Sheriff’s Deputy Forgives Felon Who Shot Him in the Head Twice: ‘I Hope He Gets Right With God’

Sheriff’s Deputy Forgives Felon Who Shot Him in the Head Twice: ‘I Hope He Gets Right With God’
(Courtesy of Brad Sullivan)
Michael Wing
6/4/2022
Updated:
6/4/2022

A Mississippi sheriff’s deputy who survived being shot twice in the head in 2019 says he forgives the man who pulled the trigger that day and changed his life forever.

Brad Sullivan, 44, a former hostage negotiator for Madison County Sheriff’s Office, was responding to a call of an armed kidnapper in a rural area east of Canton, north of Jackson. The suspect, Edgar Egbert, a former Marine, was heavily armed and opened fire on Sullivan’s Tahoe cruiser.

Two shots entered the windshield and struck him in the right temple, wounding him badly. Other officers returned fire and Egbert was eventually apprehended. Sullivan was taken to University of Mississippi Medical Center where he passed out, waking up 30 days later from a medically induced coma.

Sullivan survived, but his life would never be the same.

“My life has changed tremendously,” he told The Epoch Times. “On September 5, 2019, Deputy Brad Sullivan was killed. He died that day. Brad Sullivan did not.”

(Courtesy of Brad Sullivan)
(Courtesy of Brad Sullivan)
(Courtesy of Brad Sullivan)
(Courtesy of Brad Sullivan)

He retired, had numerous surgeries, and came to the realization that he would never be the father he originally planned on being. His injuries left the entire left side of his body paralyzed and right eye blind. The hole in his skull could not be shored up for fear of infection, leaving his brain partially exposed. Initially harboring anger against his assailant, the former officer would later forgive the man who shot him.

Getting to that stage took some soul searching.

“When I finally woke up out of a coma, I was very angry. I wanted to know, what did I do? — What did I do in my 42 years that was so bad that I deserved this?” Sullivan said. “I was mad at him and I was mad at the whole world.”

On reflection, he thanked God for letting him live to see his kids grow; he has a 20-year-old daughter now in college and a 10-year-old son, whom he still has custody over.

Although he met his milestones of standing up and returning home for Christmas in 2019, a fall during physio, rolling his ankle, set him back from achieving his ultimate aim: to walk again.

“I pray that I’m walking with at least a cane, unassisted, around my house,” he told the newspaper. “I know that once I get to the pearly gates, I’ll have a new body and it’ll be perfect, and I’ll be walking, and dancing, and jumping up and down for joy.”

(Courtesy of Brad Sullivan)
(Courtesy of Brad Sullivan)

His independence, something he once took for granted, is no more. He now needs live-in assistance 24/7. He can no longer do the things other dads can.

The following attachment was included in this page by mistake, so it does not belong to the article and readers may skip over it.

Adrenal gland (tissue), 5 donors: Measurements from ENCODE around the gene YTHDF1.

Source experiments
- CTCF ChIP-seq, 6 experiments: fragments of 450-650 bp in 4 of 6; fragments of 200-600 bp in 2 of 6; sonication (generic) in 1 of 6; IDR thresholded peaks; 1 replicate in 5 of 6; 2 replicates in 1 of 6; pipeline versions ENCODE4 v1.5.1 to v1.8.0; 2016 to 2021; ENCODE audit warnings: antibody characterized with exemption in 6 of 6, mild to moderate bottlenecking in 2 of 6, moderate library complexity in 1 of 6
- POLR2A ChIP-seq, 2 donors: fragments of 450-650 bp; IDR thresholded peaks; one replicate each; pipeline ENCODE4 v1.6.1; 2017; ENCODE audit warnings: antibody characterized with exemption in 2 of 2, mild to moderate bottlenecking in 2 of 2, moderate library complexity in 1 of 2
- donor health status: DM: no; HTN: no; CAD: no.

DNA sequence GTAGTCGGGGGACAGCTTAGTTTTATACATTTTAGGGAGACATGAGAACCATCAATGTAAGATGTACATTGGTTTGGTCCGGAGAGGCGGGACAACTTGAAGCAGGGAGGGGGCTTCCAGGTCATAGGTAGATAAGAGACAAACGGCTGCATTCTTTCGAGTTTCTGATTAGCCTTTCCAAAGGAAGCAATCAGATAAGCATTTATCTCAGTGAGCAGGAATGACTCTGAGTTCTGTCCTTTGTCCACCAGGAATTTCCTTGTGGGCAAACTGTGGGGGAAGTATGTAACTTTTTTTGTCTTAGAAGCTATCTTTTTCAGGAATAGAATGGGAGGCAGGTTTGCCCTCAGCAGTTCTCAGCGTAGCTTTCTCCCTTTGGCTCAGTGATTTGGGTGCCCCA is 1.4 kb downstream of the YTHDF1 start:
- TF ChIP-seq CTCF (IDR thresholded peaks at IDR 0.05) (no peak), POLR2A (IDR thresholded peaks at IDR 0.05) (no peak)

“I can’t catch or throw a baseball anymore because of my depth perception,” he said, referencing his shrapnel-damaged right eye. “I have finally figured out how to throw a football and catch a football with [my son], as long as he throws it to the right side of my body.”

All told, the former deputy has had over 10 surgeries, including reconstruction of his right eye — which potentially, down the road, could regain some sight in the lower region.

Nevertheless, a man of faith, Sullivan said his healing accelerated after he reconciled in his heart with the man who pulled the trigger. He credits God for making that happen.

“After waking up from that surgery and the surgery after it, and [God] still keeping me here on earth, that kind of made me open my eyes,“ said Sullivan. ”I started getting better, and as long as I was forgiving him, I could see the progression of it, of God then saying, ‘Yes, son, I’m here with you, I will always be here with you, I’m going to help you through this.’

“I wish him the best,“ he added. ”I hope that he sees what he’s done to my family and other families, and I hope that he prays and gets right with God, and maybe one day he will be at the pearly gates also.”

(Courtesy of Brad Sullivan)
(Courtesy of Brad Sullivan)

Egbert was charged with several felony counts and sentenced to 213 years in prison.

Now, Sullivan likely has only one more surgery in June. He hopes it'll be his last. “They say, you can only be put to sleep a certain amount of times and wake up from it,” he said, adding he’s “terrified” each time going under that he might not wake up.

The former officer now gets workers’ compensation, while sheriff’s deputies in conjunction with Kirkland Homes are building Sullivan a fully adapted, retrofitted house, which will make tucking his son in at night possible in his wheelchair. He thanks Deputies Joey Butler and Dwayne Moak as well as Kirkland Homes.

Anyone who wishes to contribute toward Sullivan’s new house can donate at ahomeforbrad.org.

Although retired, Sullivan continues teaching basic classes at the Law Enforcement Officers Training Academy in Pearl, where he instructs on Officers’ Survival and PTSD.

He imparts to his classes: “Tell your kids you love them, and you tell your wife or your spouse that you love them before you walk out the door. … You never know that that is your day to go, are you going to make it home that day?”

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